Devops is a paradigm shift in the software development sphere as it focuses on intense collaboration between development and operations team, with customer empathy and infrastructure automation at its core. It is being practiced by a numerous software development companies across the globe to increase productivity, reduce costs, and build products with more customer focused approach.
However, For many of the organizations, jumping head first into DevOps have been observed to be daunting. Sudden changes to long-entrenched (traditional) development approach generates friction, and business leaders often fear the costs that come with change. In order to truly get DevOps to work, your development and operations team must be willing to co-operate and make behavioural changes to adopt the DevOps culture.
If you are planning to ride the DevOps bandwagon in the near future, or you’re already into it, we strongly recommend you to consider these points before initiating the change. They will help you understand the transition and keep you in the right mindset to make through this terrestrial shift.
1. Devops is not a process, but a culture
DevOps is not about asking a programmer to wear the shoes of a systems administrator, QA specialist or a release manager simultaneously. Neither it is asking a operations guy to suddenly start with heavy duty coding. It’s not a toolkit or a software product or about about change of processes. It is simply about creating a holistic mindset and collaboration from all the departments involved in the software development lifecycle. It is a marriage of human and technological sides of software development, with a motive to create continuous value for the customers or the end users.
2. Collaboration is the key
Collaboration is the key cultural aspect of DevOps. It brings teams together that used to works earlier in silos. Merely having collaboration tools in place is not enough. Find ways to encourage intermixing of teams and organize sessions to educate them on best practices of DevOps. This will help them work together towards a common goal while cross pollinating their knowledge and skills. As DevOps disrupts the prevailing culture, and takes time to speed up, so it is best to start early. Encourage your teams and keep open communication channels so that there is lesser resistance to collaborative change.
3. Make continuous testing your Modus Operandi
DevOps is all about continuously delivering value to the customers, while coping with the continuous changes that come across the way. Every day testing needs to be done and when once developers have identified the changes, additional testing needs to happen. To achieve continuous testing, it is rudimentary to automate each small doings in the process. The illustration below represents a few challenges that you will face while setting up continuous testing, and the solutions to effectively resolve them.
4. Automation is the lifeline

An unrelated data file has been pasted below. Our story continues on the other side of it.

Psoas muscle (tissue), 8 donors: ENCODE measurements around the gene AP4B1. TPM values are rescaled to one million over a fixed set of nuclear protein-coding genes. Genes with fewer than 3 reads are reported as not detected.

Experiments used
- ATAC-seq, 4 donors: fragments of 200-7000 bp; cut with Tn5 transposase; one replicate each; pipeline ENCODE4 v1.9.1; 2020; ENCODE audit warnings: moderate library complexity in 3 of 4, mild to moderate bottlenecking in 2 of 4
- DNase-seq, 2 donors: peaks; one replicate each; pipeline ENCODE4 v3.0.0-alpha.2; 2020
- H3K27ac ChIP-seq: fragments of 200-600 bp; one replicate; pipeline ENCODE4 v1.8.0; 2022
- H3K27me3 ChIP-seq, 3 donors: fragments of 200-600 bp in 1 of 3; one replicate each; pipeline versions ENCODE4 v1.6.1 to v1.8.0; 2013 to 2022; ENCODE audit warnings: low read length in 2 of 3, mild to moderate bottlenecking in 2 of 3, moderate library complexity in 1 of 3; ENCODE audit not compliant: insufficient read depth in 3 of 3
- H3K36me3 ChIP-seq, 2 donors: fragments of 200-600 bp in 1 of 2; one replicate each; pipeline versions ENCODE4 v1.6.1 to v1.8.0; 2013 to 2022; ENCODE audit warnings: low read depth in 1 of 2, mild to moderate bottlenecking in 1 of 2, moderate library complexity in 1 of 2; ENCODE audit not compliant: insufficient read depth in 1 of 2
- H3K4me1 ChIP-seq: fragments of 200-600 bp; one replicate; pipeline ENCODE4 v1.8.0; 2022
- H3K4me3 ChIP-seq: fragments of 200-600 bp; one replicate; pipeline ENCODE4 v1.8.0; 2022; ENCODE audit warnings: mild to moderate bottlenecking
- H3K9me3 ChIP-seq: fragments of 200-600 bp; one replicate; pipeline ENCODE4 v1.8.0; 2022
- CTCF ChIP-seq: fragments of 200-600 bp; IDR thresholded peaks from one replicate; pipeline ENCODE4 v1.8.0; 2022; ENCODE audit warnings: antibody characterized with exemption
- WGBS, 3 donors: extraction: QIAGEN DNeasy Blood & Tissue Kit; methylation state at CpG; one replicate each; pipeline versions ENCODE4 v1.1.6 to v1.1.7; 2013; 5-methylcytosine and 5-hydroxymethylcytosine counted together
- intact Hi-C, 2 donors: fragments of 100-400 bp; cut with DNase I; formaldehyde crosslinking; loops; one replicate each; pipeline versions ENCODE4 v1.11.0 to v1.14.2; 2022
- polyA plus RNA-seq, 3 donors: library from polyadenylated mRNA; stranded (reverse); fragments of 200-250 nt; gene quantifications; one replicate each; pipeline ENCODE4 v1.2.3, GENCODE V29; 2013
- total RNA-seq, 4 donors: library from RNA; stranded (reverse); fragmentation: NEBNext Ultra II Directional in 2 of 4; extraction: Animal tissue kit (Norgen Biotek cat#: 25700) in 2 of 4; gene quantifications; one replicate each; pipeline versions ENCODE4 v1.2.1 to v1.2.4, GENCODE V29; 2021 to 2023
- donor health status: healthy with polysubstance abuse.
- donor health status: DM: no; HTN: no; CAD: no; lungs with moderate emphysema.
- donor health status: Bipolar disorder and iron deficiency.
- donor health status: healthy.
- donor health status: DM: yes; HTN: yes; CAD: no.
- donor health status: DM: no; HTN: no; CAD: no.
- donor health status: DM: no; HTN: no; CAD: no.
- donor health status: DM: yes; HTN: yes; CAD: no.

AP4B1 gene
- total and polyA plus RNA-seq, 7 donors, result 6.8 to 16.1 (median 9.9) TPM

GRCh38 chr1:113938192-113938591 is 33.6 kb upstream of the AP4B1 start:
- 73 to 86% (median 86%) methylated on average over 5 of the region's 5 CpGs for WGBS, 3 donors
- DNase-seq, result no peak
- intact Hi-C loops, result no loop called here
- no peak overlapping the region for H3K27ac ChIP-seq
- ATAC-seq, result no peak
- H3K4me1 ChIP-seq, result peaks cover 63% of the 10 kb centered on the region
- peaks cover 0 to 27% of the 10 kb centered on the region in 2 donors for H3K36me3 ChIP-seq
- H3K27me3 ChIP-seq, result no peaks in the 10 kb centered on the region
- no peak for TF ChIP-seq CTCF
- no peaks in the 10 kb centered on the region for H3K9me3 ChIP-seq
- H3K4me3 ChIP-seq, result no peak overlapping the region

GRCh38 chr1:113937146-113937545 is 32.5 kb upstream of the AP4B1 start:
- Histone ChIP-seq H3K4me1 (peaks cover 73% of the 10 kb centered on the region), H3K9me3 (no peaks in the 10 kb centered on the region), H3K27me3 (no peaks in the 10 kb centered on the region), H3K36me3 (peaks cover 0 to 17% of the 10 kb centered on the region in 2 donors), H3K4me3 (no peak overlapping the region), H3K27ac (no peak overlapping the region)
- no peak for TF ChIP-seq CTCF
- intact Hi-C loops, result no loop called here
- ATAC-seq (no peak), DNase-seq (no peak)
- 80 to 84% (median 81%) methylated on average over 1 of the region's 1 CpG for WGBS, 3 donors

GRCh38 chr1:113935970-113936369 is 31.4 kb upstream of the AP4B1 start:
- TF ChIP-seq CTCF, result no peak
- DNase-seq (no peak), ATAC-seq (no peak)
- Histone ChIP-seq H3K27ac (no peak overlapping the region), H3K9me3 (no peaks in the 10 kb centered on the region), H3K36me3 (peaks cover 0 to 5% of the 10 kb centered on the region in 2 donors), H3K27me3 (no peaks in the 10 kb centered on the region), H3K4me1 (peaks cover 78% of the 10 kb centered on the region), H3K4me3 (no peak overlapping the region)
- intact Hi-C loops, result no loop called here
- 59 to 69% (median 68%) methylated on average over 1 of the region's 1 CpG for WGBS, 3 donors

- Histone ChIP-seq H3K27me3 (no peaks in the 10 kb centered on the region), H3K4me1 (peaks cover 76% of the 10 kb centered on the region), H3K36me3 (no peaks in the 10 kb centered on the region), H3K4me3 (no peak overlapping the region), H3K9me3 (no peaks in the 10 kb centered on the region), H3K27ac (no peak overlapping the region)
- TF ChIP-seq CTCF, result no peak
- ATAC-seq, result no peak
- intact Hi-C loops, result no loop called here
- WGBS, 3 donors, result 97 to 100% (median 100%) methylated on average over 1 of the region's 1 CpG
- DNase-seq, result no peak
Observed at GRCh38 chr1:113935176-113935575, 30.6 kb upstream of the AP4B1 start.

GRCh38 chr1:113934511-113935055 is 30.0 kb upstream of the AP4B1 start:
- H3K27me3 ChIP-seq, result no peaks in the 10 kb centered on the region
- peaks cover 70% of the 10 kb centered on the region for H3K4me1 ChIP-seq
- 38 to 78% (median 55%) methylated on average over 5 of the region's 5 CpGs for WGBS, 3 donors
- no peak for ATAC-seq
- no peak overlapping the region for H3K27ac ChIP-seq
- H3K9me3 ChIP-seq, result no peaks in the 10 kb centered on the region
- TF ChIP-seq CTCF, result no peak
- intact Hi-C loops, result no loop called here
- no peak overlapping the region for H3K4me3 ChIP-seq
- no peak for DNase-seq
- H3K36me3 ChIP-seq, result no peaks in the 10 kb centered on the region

Introduce process automation tools from the beginning. By leveraging integration technologies , you can actually bring different tools together that are used by different departments. With a proprietary integration platform, you can integrate tools from different phases of the software development cycle like AzureDesk used by the operations team, build tools like Jenkins, Jetbrains etc. used by the development team and even testing tools used by the QA team. Once an integrated automation tool is in place, you have the power to define an end-to-end automated DevOps process that spans across the entire organization and keeps all teams on the same page. This contributes to a better sync among the teams and eventually faster and more accurate deployment and releases.
5. Building a rockstar team
Your devOps team acts like an intermediate between the customer and your internal department. Hence your software lads cannot double your devops team. They need to work as closely as possible but their roles are different. Your software team is good for development and testing however your DevOps team will coordinate all updates and changes between departments. Orchestrate a cross-functional team comprising of best of your operations professionals, application developers and infrastructure architects-- or even auditor initially.”. Strive to make these team members the apostles of Devops in your organization.
Conclusion: Do not give up
Adopting a DevOps strategy is a paradigm shift for any organization. There will be several bumps along the way like initial friction to change, fear of cost of failure, etc, This might derail or slow down the process but do not give up in the middle. Learn from your shortcomings, work with your team with empathy and keep their morale high. Over a period of time, every team member will get used to the feeling of applied change and innovation. And once learn to cooperate, they will themselves determine ways of helping each other out, and collaborating even more closely.
It’s hard in the beginning, messy in the middle, but gorgeous in the end.